Michael Baumann: On a scale of 1 to 10, I’d rate this series an 8. This isn’t because I think the Giants are a better team than the Phillies, or even that I think the Phillies will lose–it’s just that the Giants have one great strength (starting pitching) that can exploit what has been the Phillies’ biggest weakness over the past few weeks (streaky offense). While the Giants, in my mind, are a bigger threat than the Reds were, I still expect the Phillies to win. My high anxiety level mostly stems from this being one more opportunity to go wrong as the Phillies get deeper into the postseason. They could play a U-15 travel team from Missoula, Montana and I’d still rate this series at least a 6.

There isn’t one player on the Giants that I really fear. If you go position-by-position, there are three places where San Francisco has a marked advantage: closer, center field, and left field. Buster Posey might win NL Rookie of the Year, but his OPS+ this season was only one point higher than that of Carlos Ruiz, who is the superior defensive player. The Giants’ rotation arms might be the scariest part of the team, but when Lincecum-Cain-Sanchez-Bumgarner are compared to Halladay-Hamels-Oswalt-Blanton, it’s a wash at the absolute worst. At closer, Brian Wilson has been just about the best in the game this year, but at most he’ll pitch five or six innings this series, and the Phillies have demonstrated an ability to come back in the late innings against just about anyone. In center field, Andres Torres had a better year than Shane Victorino, but Torres’s OPS was only .656 over the last 28 days of the season, and he’s still only a few weeks removed from an appendectomy. Now that Torres has cooled off, center field is also a draw at worst. That leaves…left field, where Raul Ibanez has been streaky, but serviceable, posting a .275/.349/.444 line in 155 games. The Giants’ left fielder, however, posted an OBP 15 points higher and a slugging percentage 65 points higher after joining the team in midseason. That’s a clear advantage.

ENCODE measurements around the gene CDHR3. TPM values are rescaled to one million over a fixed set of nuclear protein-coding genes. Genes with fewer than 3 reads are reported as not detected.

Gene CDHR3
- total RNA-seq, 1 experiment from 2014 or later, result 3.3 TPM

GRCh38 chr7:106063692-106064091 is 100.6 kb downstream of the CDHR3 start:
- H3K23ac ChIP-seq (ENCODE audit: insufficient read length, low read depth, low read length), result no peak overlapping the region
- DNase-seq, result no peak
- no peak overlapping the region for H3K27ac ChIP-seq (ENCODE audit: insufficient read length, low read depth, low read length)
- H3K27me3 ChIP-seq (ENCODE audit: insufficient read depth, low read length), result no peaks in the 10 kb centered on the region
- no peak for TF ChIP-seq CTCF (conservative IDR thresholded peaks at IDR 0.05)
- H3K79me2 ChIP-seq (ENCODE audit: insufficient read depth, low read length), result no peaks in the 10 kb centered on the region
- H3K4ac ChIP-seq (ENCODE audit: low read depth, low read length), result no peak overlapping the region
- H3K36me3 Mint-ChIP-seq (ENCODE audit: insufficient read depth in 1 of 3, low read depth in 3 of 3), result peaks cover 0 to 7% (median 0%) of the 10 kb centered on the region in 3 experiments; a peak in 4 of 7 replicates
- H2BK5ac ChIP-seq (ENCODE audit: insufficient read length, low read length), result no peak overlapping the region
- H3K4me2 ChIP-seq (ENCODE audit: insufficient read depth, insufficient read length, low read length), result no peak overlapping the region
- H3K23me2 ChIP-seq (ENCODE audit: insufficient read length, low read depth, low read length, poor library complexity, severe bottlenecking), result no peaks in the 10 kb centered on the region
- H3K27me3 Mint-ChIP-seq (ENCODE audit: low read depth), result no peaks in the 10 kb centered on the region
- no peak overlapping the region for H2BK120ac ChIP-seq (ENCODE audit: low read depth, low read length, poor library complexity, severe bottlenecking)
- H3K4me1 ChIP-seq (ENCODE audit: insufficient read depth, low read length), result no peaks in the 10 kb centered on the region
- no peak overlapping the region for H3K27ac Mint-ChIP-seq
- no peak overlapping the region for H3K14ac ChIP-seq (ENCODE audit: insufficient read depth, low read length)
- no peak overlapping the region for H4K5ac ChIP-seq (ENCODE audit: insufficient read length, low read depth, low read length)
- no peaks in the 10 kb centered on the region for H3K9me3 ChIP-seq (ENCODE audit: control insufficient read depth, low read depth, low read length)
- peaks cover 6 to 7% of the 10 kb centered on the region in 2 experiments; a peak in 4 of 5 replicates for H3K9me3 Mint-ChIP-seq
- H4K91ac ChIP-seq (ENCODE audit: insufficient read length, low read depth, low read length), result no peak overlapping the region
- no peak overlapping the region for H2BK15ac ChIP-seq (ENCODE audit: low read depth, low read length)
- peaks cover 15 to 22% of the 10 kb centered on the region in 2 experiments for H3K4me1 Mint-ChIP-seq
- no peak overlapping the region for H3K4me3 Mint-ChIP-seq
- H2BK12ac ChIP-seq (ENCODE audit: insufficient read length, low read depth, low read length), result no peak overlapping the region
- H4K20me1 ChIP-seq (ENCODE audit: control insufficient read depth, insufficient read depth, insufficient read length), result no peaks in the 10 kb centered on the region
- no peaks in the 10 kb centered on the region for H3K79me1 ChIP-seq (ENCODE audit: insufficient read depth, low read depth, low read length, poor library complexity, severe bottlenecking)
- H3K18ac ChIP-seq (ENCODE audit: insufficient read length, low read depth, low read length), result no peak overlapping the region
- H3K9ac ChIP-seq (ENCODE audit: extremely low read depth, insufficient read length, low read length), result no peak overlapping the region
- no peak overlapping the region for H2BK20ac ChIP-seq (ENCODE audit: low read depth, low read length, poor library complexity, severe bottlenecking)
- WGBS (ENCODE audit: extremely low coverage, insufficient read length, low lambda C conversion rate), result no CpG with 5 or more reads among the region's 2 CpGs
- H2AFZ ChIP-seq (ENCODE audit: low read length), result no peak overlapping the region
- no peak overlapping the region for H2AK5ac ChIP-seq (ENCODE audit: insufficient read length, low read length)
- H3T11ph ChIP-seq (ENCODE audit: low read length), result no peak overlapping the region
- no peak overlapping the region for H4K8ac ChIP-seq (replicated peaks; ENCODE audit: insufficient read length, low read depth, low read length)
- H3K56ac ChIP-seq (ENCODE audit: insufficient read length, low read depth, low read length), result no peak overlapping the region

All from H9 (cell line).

And there you have it: the San Francisco Giant I fear most in this series is Pat Burrell.